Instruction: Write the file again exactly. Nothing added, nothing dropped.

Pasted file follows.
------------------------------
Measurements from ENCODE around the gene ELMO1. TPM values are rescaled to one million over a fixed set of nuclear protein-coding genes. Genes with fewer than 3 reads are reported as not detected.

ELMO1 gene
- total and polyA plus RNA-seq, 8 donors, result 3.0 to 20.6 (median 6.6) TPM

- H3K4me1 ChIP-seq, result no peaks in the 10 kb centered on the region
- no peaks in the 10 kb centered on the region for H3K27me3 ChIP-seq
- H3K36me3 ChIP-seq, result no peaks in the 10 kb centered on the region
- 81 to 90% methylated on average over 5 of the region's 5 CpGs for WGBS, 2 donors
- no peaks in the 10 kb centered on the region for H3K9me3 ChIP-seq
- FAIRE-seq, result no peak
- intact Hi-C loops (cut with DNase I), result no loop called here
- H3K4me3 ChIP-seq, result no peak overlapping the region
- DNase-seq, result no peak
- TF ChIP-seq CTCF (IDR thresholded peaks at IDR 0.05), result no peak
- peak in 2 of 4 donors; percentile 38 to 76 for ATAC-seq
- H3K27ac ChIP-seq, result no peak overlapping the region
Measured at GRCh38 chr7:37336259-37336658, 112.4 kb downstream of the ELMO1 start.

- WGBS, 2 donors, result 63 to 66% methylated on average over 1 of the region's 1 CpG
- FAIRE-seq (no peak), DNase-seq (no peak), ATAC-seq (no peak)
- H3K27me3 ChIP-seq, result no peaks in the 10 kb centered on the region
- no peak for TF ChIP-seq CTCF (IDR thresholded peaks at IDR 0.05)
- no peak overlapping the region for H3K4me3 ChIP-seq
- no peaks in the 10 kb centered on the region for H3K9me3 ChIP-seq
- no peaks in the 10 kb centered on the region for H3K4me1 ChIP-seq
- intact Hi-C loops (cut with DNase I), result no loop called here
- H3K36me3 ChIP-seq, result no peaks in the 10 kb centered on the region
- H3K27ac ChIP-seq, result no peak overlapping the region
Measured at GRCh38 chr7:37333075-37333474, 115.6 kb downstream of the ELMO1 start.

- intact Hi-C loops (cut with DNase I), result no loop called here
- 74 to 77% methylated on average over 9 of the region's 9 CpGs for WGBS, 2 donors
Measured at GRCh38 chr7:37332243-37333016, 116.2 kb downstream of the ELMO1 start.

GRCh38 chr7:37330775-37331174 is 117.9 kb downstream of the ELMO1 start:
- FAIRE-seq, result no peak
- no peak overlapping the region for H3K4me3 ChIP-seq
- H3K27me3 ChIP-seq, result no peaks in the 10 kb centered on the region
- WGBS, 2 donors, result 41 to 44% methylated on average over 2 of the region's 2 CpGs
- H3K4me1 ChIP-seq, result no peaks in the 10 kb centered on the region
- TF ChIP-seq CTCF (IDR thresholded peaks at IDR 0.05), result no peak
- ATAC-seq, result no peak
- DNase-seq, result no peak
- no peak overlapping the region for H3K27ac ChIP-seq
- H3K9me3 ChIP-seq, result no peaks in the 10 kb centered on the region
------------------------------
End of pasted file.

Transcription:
Measurements from ENCODE around the gene ELMO1. TPM values are rescaled to one million over a fixed set of nuclear protein-coding genes. Genes with fewer than 3 reads are reported as not detected.

ELMO1 gene
- total and polyA plus RNA-seq, 8 donors, result 3.0 to 20.6 (median 6.6) TPM

- H3K4me1 ChIP-seq, result no peaks in the 10 kb centered on the region
- no peaks in the 10 kb centered on the region for H3K27me3 ChIP-seq
- H3K36me3 ChIP-seq, result no peaks in the 10 kb centered on the region
- 81 to 90% methylated on average over 5 of the region's 5 CpGs for WGBS, 2 donors
- no peaks in the 10 kb centered on the region for H3K9me3 ChIP-seq
- FAIRE-seq, result no peak
- intact Hi-C loops (cut with DNase I), result no loop called here
- H3K4me3 ChIP-seq, result no peak overlapping the region
- DNase-seq, result no peak
- TF ChIP-seq CTCF (IDR thresholded peaks at IDR 0.05), result no peak
- peak in 2 of 4 donors; percentile 38 to 76 for ATAC-seq
- H3K27ac ChIP-seq, result no peak overlapping the region
Measured at GRCh38 chr7:37336259-37336658, 112.4 kb downstream of the ELMO1 start.

- WGBS, 2 donors, result 63 to 66% methylated on average over 1 of the region's 1 CpG
- FAIRE-seq (no peak), DNase-seq (no peak), ATAC-seq (no peak)
- H3K27me3 ChIP-seq, result no peaks in the 10 kb centered on the region
- no peak for TF ChIP-seq CTCF (IDR thresholded peaks at IDR 0.05)
- no peak overlapping the region for H3K4me3 ChIP-seq
- no peaks in the 10 kb centered on the region for H3K9me3 ChIP-seq
- no peaks in the 10 kb centered on the region for H3K4me1 ChIP-seq
- intact Hi-C loops (cut with DNase I), result no loop called here
- H3K36me3 ChIP-seq, result no peaks in the 10 kb centered on the region
- H3K27ac ChIP-seq, result no peak overlapping the region
Measured at GRCh38 chr7:37333075-37333474, 115.6 kb downstream of the ELMO1 start.

- intact Hi-C loops (cut with DNase I), result no loop called here
- 74 to 77% methylated on average over 9 of the region's 9 CpGs for WGBS, 2 donors
Measured at GRCh38 chr7:37332243-37333016, 116.2 kb downstream of the ELMO1 start.

GRCh38 chr7:37330775-37331174 is 117.9 kb downstream of the ELMO1 start:
- FAIRE-seq, result no peak
- no peak overlapping the region for H3K4me3 ChIP-seq
- H3K27me3 ChIP-seq, result no peaks in the 10 kb centered on the region
- WGBS, 2 donors, result 41 to 44% methylated on average over 2 of the region's 2 CpGs
- H3K4me1 ChIP-seq, result no peaks in the 10 kb centered on the region
- TF ChIP-seq CTCF (IDR thresholded peaks at IDR 0.05), result no peak
- ATAC-seq, result no peak
- DNase-seq, result no peak
- no peak overlapping the region for H3K27ac ChIP-seq
- H3K9me3 ChIP-seq, result no peaks in the 10 kb centered on the region